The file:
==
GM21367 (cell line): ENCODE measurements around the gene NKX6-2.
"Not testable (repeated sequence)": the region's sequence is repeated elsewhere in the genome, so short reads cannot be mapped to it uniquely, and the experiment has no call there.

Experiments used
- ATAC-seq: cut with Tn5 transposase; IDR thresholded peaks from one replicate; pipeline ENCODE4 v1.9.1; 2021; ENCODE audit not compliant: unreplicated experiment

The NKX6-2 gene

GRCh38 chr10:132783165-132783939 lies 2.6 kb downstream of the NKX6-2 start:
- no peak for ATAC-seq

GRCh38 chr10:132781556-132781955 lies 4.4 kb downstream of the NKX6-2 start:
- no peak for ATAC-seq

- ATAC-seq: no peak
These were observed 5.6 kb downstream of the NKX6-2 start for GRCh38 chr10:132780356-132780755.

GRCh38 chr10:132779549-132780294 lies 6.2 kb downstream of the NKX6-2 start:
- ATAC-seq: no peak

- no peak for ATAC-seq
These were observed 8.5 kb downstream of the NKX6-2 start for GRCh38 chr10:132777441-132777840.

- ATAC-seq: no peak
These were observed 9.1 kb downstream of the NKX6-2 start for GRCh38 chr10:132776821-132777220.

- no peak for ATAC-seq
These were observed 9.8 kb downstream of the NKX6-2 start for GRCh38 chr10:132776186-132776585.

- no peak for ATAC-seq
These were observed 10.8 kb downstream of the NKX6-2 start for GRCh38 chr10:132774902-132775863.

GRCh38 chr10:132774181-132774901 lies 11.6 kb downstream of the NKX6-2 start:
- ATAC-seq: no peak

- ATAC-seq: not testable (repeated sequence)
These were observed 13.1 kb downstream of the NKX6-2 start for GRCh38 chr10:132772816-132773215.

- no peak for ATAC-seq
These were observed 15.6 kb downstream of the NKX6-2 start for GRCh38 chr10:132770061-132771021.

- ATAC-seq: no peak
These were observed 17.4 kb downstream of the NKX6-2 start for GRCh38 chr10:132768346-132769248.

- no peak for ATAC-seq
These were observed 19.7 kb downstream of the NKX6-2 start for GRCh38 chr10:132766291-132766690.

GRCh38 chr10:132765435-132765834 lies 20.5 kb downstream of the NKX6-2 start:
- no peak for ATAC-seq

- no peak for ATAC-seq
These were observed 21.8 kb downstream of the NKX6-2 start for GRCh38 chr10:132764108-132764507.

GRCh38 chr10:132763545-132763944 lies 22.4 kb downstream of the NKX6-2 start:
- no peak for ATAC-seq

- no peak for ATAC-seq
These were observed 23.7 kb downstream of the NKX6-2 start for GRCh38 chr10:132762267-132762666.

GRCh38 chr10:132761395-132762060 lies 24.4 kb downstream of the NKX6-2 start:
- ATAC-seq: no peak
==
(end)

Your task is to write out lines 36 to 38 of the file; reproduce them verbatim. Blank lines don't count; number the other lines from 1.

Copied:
GRCh38 chr10:132763545-132763944 lies 22.4 kb downstream of the NKX6-2 start:
- no peak for ATAC-seq

- no peak for ATAC-seq